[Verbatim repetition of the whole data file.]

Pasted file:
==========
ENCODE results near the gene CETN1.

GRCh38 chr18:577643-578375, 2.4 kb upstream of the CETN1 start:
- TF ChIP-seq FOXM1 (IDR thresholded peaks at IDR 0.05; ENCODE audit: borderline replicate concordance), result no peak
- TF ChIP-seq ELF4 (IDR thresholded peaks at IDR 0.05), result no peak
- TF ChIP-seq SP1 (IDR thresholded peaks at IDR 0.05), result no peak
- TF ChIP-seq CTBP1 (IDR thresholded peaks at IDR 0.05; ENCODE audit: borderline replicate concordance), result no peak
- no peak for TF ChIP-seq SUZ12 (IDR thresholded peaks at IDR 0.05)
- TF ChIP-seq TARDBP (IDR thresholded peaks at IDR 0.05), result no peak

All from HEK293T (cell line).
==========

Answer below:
ENCODE results near the gene CETN1.

GRCh38 chr18:577643-578375, 2.4 kb upstream of the CETN1 start:
- TF ChIP-seq FOXM1 (IDR thresholded peaks at IDR 0.05; ENCODE audit: borderline replicate concordance), result no peak
- TF ChIP-seq ELF4 (IDR thresholded peaks at IDR 0.05), result no peak
- TF ChIP-seq SP1 (IDR thresholded peaks at IDR 0.05), result no peak
- TF ChIP-seq CTBP1 (IDR thresholded peaks at IDR 0.05; ENCODE audit: borderline replicate concordance), result no peak
- no peak for TF ChIP-seq SUZ12 (IDR thresholded peaks at IDR 0.05)
- TF ChIP-seq TARDBP (IDR thresholded peaks at IDR 0.05), result no peak

All from HEK293T (cell line).